Turning the page on 2012, the Dodgers declined their options on outfielder Juan Rivera ($4 million, $500,000 buyout), Todd Coffey ($2.5 million, $300,000 buyout) and Matt Treanor ($950,000, $150,000 buyout) for 2013.
All three were easy calls.
Rivera, unsurprisingly, was a waste of $4 million for the Dodgers. He hit just .244/.286/.375 in 312 at-bats last season while typically starting at first base or in left field against left-handed pitching. Now 34, he might not be in line for anything more than a minor league deal this winter.
Coffey had a 4.66 ERA in 19 1/3 innings before going down with elbow soreness and requiring Tommy John surgery. He figures to miss at least the first two months of next season, so he’s another in line for a minor league contract.
Treanor hit .175/.281/.282 in 103 at-bats as the backup to A.J. Ellis. Now that the Dodgers have gone from bargain hunters to big spenders, they’ll be looking for a backup with a bit more pop this winter.
For the first time in a month and a half, Aaron Judge went an entire game without striking out, ending his record streak at 37 games. Judge had an RBI single and three walks in Tuesday night’s 13-4 victory over the Tigers.
Judge went 1-for-4 with a solo home run and zero strikeouts in a 9-4 loss to the Brewers on July 7. Between July 8 and August 20, Judge would strike out in all 37 games, breaking the record previously held by Adam Dunn, who struck out in the first 32 games of the 2012 season. If one counted streaks extending into multiple seasons, Dunn held the record at 36 games as he struck out in his final four games in 2011 as well.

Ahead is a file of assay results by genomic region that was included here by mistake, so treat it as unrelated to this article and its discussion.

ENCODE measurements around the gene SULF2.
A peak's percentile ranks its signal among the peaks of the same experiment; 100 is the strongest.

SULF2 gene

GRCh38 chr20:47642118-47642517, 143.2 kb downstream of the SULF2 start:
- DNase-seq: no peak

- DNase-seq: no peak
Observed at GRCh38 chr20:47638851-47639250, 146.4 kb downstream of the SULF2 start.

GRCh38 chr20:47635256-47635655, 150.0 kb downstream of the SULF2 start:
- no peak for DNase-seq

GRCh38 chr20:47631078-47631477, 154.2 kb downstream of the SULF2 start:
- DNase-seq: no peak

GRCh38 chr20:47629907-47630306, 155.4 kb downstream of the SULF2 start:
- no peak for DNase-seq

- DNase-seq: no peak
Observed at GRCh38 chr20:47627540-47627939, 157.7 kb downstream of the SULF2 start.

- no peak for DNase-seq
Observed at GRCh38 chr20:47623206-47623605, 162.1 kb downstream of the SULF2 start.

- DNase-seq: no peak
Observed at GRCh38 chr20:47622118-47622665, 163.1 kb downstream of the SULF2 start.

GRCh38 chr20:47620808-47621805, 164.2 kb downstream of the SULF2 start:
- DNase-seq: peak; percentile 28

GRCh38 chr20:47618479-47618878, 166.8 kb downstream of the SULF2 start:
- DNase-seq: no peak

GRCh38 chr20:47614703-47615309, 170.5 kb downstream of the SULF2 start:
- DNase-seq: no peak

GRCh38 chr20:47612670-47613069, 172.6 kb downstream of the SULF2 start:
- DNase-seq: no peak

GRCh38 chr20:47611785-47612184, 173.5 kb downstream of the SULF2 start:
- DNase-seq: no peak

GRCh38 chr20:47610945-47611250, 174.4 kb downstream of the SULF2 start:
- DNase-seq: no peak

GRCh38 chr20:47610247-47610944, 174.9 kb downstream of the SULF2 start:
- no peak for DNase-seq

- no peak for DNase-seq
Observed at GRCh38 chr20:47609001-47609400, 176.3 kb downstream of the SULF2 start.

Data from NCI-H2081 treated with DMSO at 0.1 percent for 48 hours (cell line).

After Tuesday’s performance, Judge is now hitting .284/.417/.594 with 37 home runs, 81 RBI, and 93 runs scored in 525 plate appearances on the season. He’s had a particularly rough second half, as he entered Tuesday with a .684 OPS since the All-Star break, a far cry from his 1.139 OPS before the break.
Dodgers first baseman Adrian Gonzalez was able to get a ground ball past Pirates first baseman Josh Bell for a double leading off the top of the sixth inning of Tuesday night’s game. He would come around to score later in the inning on a Corey Seager single, breaking a 1-1 tie.
The double gave Gonzalez 2,000 hits for his career. He is the 282nd player in baseball history and the 11th active player to reach 2,000 career hits. Gonzalez also has 300 home runs, making him one of 94 players with at least 300 dingers and 2,000 hits.
Gonzalez, who was recently activated from the disabled list, entered Tuesday’s action hitting .247/.295/.330 with one home run and 25 RBI in 201 plate appearances on the season.